Here is an excerpt from an article written by Jens Backes, Duarte Begonha, and Ruben Schaubroeck for the McKinsey Quarterly, published by McKinsey & Company. To read the complete article, check out others, learn more about the firm, and sign up for email alerts, please click here.
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Online sales and service are key measures of successful digital transformations. But most telecom operators aren’t implementing the fundamentals that drive customers online and keep them there.
Significantly, the research also pinpoints what drives engagement with online sales and service—and therefore accounts for this vast disparity in performance. Irrespective of whether the operator is an incumbent or a challenger or the maturity of the local e-commerce market, what matters is a relentless focus on a relatively few basic measures along the customer life cycle. Here are seven of the most important, many of which have yet to be implemented by the majority of operators (See Exhibit 1).
[Here is the first of seven of the most important measures.]
1. Attraction: Reach customers looking to buy
Telecom operators attract large volumes of traffic to their websites. Most of it comes to them directly—and hence largely free—when consumers type in a company’s web address. The amount that companies spend generating traffic from other sources varies widely. Among a group of 20 operators in Western Europe, top-quartile spenders on digital marketing outspend those in the bottom quartile by roughly 70 percent. But the issue isn’t just how much you spend. Where you spend the digital-marketing budget is just as important.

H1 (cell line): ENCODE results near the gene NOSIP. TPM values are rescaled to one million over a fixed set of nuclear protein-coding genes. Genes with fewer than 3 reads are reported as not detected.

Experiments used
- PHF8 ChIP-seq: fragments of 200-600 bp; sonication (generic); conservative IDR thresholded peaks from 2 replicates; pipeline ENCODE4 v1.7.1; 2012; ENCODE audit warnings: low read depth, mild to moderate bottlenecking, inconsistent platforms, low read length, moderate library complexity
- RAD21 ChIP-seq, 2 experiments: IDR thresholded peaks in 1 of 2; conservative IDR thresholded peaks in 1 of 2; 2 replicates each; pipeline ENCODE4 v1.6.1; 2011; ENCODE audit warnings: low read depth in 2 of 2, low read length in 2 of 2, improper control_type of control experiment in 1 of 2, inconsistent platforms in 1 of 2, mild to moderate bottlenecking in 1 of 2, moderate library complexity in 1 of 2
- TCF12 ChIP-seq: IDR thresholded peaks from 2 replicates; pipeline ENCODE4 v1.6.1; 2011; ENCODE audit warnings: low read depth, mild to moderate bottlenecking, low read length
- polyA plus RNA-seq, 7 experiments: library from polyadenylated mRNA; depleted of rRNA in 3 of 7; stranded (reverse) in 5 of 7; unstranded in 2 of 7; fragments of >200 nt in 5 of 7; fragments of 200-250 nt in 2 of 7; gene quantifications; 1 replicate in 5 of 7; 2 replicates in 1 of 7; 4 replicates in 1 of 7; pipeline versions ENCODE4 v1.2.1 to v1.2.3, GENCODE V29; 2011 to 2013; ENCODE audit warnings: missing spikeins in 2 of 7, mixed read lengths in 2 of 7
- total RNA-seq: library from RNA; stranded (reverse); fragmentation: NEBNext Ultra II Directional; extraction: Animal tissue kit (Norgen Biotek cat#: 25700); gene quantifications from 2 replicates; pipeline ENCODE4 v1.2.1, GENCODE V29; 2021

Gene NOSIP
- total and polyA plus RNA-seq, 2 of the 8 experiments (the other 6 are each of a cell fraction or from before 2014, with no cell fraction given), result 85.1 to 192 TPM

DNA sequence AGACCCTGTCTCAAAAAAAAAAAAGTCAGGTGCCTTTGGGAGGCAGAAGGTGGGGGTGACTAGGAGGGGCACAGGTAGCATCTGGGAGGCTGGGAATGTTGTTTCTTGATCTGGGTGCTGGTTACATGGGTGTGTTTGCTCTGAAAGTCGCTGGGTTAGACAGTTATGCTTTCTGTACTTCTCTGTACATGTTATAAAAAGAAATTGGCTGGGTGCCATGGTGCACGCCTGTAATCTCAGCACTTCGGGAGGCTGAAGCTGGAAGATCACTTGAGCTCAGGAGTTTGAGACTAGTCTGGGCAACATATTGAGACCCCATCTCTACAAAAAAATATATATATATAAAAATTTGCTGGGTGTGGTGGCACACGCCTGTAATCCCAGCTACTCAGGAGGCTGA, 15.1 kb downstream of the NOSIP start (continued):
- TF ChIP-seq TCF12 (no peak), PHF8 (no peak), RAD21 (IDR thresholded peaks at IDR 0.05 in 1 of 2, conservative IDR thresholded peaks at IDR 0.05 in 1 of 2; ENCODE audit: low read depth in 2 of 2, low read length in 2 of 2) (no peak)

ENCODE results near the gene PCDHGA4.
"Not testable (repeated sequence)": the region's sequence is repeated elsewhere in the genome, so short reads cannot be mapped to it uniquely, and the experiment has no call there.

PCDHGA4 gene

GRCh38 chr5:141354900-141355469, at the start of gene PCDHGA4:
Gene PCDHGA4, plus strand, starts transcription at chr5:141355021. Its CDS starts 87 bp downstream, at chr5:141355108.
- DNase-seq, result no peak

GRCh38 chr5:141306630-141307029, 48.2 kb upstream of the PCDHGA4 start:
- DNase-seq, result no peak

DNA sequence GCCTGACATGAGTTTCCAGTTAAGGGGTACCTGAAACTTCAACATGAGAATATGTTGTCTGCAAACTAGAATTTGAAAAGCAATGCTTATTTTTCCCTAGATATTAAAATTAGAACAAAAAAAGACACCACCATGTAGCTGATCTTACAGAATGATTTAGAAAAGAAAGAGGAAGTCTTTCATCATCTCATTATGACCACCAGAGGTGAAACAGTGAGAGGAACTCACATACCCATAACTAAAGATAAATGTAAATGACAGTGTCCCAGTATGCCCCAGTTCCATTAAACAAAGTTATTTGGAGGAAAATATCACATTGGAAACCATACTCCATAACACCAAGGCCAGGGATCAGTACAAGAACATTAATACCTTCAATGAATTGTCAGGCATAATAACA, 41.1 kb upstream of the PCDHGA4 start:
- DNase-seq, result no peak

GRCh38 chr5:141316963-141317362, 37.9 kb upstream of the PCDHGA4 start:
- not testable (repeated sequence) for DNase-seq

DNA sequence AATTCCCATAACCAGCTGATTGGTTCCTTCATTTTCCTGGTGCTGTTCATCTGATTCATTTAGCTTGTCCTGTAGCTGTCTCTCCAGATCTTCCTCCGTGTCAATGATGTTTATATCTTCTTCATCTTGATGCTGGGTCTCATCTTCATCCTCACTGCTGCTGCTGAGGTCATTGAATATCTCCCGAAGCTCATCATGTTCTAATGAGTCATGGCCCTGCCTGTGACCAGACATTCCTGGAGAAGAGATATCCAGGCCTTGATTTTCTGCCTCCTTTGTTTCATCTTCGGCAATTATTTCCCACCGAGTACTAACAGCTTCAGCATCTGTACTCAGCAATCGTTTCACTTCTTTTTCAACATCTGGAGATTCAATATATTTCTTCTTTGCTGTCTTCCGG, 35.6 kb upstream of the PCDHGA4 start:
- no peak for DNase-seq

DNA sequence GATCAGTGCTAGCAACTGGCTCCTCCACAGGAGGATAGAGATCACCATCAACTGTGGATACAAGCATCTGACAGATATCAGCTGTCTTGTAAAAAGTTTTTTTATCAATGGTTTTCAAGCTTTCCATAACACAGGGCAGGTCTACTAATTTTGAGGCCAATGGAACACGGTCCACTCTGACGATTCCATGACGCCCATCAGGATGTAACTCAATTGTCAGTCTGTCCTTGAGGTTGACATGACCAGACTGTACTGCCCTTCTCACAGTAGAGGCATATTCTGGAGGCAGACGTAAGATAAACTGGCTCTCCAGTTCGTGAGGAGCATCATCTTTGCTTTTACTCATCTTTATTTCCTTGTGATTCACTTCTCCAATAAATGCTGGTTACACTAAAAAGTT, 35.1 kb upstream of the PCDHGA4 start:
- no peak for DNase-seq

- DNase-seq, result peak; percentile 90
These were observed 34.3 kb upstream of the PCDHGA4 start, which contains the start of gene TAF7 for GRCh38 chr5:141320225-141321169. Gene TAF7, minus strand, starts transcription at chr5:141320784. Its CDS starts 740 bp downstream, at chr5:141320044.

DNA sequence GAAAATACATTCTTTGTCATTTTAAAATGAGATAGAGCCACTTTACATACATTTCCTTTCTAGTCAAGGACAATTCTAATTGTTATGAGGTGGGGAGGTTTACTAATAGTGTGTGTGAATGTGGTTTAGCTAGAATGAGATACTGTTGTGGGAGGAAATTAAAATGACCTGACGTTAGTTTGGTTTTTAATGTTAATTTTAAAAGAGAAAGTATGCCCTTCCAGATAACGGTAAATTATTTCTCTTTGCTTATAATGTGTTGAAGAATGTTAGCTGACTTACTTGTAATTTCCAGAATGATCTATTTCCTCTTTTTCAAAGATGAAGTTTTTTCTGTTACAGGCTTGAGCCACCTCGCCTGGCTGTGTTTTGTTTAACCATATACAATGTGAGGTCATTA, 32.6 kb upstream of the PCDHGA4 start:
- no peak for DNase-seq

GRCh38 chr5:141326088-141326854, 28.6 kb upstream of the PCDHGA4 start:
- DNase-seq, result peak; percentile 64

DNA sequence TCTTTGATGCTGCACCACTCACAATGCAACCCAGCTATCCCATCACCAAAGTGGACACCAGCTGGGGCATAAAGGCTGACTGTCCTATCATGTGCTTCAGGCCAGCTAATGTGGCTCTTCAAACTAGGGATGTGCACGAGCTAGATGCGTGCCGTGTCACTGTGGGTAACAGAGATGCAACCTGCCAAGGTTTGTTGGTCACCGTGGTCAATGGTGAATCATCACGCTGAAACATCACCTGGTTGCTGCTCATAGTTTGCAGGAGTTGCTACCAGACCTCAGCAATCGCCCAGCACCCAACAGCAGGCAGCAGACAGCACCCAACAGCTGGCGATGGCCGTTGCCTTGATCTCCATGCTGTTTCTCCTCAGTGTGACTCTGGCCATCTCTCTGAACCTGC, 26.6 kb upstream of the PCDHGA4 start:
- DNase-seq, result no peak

Although many companies have installed digital-marketing platforms to help them optimize campaigns, many still overspend on display, video, and social-media advertising. Those ads almost never generate as many website visits as paid searches and, to a lesser extent, online affiliate marketing (including multisector price-comparison sites)—the go-to places for people intent on a purchase—do. Among the Western European operators we benchmarked, paid searches and affiliate marketing accounted for about half of the digital budget but generated almost all of the orders (Exhibit 2).
Social-media advertising could well become more effective once prospective customers can buy telecom services directly through social-media apps. At the moment, however, that is by no means commonplace. People using social media tend not to stop whatever they are doing to visit a commercial website or external app. For now, paid searches and affiliate marketing not only generate the most traffic but do so at a lower cost per click than display, video, and social-media advertising—all while drawing in the very visitors most likely to make a purchase, which further improves the cost per order.
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The seven measures summarized in this article are only part of a broader and inevitably complex digital-transformation program that will include substantial organizational and cultural change. Despite that complexity, telecom operators must not lose sight of important tactical measures that can have a transformative impact. A handful of telecom operators have discovered what they are. Others would do well to learn from their example.
Here is a direct link to the complete article.
The authors wish to thank Giannis Kourousias, Harrison Lung, and Joanne Mason for their contributions to this article.